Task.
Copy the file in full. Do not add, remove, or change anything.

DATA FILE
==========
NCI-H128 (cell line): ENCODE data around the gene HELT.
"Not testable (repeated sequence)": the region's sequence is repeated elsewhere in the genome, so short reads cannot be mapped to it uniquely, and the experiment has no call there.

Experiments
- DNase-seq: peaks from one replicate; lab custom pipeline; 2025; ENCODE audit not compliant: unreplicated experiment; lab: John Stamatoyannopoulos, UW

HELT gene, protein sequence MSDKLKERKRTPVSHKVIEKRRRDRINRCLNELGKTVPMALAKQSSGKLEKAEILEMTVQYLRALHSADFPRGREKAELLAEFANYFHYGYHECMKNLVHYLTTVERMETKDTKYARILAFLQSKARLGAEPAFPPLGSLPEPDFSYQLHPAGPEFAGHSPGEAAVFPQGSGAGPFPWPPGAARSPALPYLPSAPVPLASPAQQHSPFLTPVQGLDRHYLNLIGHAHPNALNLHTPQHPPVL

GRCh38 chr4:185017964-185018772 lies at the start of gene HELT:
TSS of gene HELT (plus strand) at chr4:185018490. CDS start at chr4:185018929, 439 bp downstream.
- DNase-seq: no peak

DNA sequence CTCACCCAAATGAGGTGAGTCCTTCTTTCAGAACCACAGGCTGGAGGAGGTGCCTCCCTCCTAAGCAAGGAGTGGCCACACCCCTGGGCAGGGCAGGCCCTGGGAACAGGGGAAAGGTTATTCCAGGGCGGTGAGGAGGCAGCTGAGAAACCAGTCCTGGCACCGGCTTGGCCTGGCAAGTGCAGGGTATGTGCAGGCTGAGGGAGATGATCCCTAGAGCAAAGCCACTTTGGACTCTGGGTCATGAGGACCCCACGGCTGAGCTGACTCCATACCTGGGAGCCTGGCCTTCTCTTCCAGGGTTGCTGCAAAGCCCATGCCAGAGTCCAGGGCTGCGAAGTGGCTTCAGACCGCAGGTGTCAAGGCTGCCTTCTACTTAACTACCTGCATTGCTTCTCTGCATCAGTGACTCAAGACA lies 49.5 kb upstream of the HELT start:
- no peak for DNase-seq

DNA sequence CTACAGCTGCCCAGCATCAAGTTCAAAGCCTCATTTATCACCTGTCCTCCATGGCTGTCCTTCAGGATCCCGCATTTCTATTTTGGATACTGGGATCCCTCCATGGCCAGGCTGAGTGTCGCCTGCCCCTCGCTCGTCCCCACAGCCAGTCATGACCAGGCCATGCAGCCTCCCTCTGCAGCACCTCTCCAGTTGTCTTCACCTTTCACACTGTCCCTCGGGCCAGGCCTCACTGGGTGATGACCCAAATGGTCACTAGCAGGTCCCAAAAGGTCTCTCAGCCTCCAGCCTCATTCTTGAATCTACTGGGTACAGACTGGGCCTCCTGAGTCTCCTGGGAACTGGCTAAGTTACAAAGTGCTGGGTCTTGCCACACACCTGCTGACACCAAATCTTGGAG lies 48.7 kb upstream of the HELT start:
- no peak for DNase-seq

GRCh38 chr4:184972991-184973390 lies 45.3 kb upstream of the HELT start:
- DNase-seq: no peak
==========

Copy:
NCI-H128 (cell line): ENCODE data around the gene HELT.
"Not testable (repeated sequence)": the region's sequence is repeated elsewhere in the genome, so short reads cannot be mapped to it uniquely, and the experiment has no call there.

Experiments
- DNase-seq: peaks from one replicate; lab custom pipeline; 2025; ENCODE audit not compliant: unreplicated experiment; lab: John Stamatoyannopoulos, UW

HELT gene, protein sequence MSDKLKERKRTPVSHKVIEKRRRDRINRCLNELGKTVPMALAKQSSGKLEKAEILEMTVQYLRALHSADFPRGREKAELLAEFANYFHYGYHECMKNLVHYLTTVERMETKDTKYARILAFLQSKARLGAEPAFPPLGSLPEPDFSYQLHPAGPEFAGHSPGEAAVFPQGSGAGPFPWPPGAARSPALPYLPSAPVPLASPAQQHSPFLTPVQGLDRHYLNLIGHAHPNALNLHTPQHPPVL

GRCh38 chr4:185017964-185018772 lies at the start of gene HELT:
TSS of gene HELT (plus strand) at chr4:185018490. CDS start at chr4:185018929, 439 bp downstream.
- DNase-seq: no peak

DNA sequence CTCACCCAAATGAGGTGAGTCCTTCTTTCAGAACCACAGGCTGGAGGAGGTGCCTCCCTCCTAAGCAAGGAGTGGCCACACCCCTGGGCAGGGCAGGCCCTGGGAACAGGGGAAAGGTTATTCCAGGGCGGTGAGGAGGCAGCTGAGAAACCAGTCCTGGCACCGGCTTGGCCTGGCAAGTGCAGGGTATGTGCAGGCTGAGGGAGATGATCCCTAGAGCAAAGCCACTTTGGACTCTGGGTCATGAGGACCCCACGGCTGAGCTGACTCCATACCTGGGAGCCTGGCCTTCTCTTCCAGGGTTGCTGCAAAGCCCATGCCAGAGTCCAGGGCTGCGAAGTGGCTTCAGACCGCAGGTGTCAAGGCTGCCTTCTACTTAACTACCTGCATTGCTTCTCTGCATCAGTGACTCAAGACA lies 49.5 kb upstream of the HELT start:
- no peak for DNase-seq

DNA sequence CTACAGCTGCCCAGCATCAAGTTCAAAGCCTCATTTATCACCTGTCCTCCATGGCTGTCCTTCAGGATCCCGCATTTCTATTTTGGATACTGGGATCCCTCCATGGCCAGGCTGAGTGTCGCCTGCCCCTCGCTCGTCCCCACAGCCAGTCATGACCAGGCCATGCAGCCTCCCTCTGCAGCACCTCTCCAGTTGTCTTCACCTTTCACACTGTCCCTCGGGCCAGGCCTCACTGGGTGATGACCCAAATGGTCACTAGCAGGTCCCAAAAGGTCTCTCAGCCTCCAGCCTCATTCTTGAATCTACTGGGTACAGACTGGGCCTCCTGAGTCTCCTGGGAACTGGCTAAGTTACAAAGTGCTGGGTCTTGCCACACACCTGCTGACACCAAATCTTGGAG lies 48.7 kb upstream of the HELT start:
- no peak for DNase-seq

GRCh38 chr4:184972991-184973390 lies 45.3 kb upstream of the HELT start:
- DNase-seq: no peak